The IPB will come up next year with an open pollinated variety that will enable poor farmers to save the seeds after one planting for continued use into the next season. A hybrid Bt eggplant with 100 percent more yield will be available by 2012 but it will require farmers to buy the seeds each planting season.

IPB researchers hope the Bt eggplant will significantly decrease the heavy reliance of farmers on insecticide sprays that are effective only against newly-hatched caterpillars that have not yet tunneled into the plant.

Commercial eggplant varieties have no borer resistance, a trait difficult to produce by conventional plant breeding.

Through genetic engineering, scientists inserted the Bt bacterium that specifically kills the borer caterpillars ? and no other organisms.

The borer is the major pest of eggplants, the country?s leading vegetable that is grown in 21,300 hectares; the annual crop of 199,580 metric tons is worth P3.446 billion. In fact, the Philippines is the world?s sixth largest eggplant producer.

Eggplants make for about 20 percent of the country?s vegetable consumption. More than a third come from the Ilocos provinces (90 percent of that from Pangasinan); major producers are Southern Tagalog, Central Luzon and Cagayan Valley.

Today, Bt eggplant field testing have been done or are being made at the IPB field in Bay, Laguna; Sta. Maria, Pangasinan; Sta. Barbara, Iloilo; Visayas State University in Baybay, Leyte; University of the Philippines Mindanao in Davao City; University of Southern Mindanao in Kabacan, North Cotabato; and the Central Bicol State University of Agriculture in Pili, Camarines Sur.

"When approved for commercialization, the cost of the Bt eggplant seeds would approximate the market price of conventional varieties," said Lourdes Taylo, an IPB insect scientist. "The same seed requirement and cultural management per hectare applies, except that the insecticide spray against the fruit and shoot borer won?t be necessary."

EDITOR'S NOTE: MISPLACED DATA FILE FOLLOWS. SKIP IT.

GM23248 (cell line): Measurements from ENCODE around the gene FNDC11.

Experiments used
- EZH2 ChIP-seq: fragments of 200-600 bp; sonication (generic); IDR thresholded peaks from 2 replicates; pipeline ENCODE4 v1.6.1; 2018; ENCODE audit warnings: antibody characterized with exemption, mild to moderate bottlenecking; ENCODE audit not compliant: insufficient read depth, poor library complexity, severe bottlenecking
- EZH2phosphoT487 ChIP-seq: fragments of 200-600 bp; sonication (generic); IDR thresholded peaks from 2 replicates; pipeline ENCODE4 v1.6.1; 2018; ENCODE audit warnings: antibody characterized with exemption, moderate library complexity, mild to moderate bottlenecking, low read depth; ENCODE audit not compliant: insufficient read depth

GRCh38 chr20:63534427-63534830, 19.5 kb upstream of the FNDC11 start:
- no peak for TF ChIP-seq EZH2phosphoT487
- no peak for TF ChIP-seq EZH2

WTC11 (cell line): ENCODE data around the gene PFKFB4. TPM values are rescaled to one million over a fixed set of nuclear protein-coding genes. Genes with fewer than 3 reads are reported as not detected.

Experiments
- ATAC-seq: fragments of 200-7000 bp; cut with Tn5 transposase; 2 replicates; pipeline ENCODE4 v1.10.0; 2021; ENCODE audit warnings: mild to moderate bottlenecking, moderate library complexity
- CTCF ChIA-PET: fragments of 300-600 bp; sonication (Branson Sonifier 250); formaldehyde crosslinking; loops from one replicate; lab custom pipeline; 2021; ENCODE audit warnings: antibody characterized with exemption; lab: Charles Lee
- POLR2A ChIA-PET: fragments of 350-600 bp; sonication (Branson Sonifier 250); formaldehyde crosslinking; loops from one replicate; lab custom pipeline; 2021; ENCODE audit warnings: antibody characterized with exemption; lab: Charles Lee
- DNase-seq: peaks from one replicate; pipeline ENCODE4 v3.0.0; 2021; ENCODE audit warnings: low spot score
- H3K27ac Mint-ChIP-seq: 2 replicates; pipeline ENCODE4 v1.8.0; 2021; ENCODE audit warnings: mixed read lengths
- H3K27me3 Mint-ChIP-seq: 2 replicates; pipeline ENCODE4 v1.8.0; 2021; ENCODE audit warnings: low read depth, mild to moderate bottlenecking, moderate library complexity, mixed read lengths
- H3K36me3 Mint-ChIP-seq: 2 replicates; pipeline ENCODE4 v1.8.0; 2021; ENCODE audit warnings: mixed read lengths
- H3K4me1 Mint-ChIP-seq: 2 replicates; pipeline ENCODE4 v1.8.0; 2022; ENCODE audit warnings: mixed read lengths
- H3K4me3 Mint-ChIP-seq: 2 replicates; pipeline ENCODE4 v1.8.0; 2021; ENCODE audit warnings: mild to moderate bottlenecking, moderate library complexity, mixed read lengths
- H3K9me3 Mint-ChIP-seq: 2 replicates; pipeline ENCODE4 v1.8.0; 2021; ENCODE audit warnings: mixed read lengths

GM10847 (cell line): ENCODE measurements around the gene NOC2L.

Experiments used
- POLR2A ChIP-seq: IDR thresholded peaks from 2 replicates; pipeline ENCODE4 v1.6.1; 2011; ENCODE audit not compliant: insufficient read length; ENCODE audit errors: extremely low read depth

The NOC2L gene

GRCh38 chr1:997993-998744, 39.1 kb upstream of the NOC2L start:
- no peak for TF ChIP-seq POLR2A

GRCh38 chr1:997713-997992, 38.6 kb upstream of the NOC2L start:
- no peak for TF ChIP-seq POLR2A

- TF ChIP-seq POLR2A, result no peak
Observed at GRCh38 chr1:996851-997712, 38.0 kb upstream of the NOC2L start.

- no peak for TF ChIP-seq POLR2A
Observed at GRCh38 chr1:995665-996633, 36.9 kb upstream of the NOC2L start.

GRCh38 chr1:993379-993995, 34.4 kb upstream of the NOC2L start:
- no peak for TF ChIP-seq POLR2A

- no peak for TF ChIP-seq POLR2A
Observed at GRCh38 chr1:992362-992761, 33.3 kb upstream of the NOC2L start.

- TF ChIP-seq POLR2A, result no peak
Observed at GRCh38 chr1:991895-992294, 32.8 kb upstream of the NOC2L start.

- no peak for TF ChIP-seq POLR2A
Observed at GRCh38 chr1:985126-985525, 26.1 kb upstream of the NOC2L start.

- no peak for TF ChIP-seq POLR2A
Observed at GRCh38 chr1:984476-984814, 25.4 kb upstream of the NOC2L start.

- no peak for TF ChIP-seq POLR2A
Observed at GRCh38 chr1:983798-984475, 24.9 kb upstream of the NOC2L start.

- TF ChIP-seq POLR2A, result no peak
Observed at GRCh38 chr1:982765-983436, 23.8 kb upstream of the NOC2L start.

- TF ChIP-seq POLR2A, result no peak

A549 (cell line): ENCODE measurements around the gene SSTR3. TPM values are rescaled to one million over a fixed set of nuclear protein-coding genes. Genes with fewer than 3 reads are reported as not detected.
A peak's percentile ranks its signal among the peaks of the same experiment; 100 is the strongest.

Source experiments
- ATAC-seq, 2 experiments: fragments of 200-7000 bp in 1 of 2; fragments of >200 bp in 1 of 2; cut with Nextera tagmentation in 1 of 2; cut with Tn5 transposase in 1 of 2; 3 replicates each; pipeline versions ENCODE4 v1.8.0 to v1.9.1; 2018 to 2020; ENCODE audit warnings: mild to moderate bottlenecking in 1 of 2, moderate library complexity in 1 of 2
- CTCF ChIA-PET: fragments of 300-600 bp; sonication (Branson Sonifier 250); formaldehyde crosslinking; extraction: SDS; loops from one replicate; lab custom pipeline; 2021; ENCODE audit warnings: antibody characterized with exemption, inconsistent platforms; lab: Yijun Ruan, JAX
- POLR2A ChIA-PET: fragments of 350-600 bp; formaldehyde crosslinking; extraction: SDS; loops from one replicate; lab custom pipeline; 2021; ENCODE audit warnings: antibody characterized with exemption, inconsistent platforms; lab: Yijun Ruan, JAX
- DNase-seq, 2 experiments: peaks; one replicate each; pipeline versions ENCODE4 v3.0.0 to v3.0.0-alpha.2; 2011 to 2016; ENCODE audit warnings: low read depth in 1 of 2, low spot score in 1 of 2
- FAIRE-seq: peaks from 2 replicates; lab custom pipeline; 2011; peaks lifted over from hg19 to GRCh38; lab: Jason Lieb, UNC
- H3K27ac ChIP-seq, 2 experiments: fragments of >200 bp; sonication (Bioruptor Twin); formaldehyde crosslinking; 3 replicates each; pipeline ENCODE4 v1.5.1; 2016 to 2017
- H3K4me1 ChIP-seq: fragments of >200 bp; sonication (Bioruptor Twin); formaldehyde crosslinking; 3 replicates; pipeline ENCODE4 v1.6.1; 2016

Together with the Philippines, Bangladesh and India have also adopted the Mahyco technology; India early this year declared a moratorium on its commercialization, citing safety and environmental concerns.

The IPB is developing the Bt eggplant in partnership with Mahyco and Cornell University with the support of the US Agency for International Development; International Service for the Acquisition of Agri-biotech Applications; Department of Agriculture (DA) and the Department of Science and Technology (DOST).

Before the Bt eggplant is approved for commercial use, it has to pass DA and DOST tests and safety assessments, from contained research in laboratories and screenhouses; small confined trials; and now, multi-location field trials.

Pest-resistant Bt eggplant cultivation will raise farm yield by 40 percent, according to an economic impact assessment made by UPLB.

Farmers cultivating Bt eggplant can save P13,959 that would otherwise would have gone for the purchase of pesticides, the study says, noting that eggplant farmers now use up to 30 percent of their production expenses for pesticides.

Adoption of the Bt eggplant means an increase in farmers? income by about P50,000 per hectare, and a 16 percent decrease in total production cost. Consumers could also enjoy potentially cheaper eggplants with lower insecticide residues.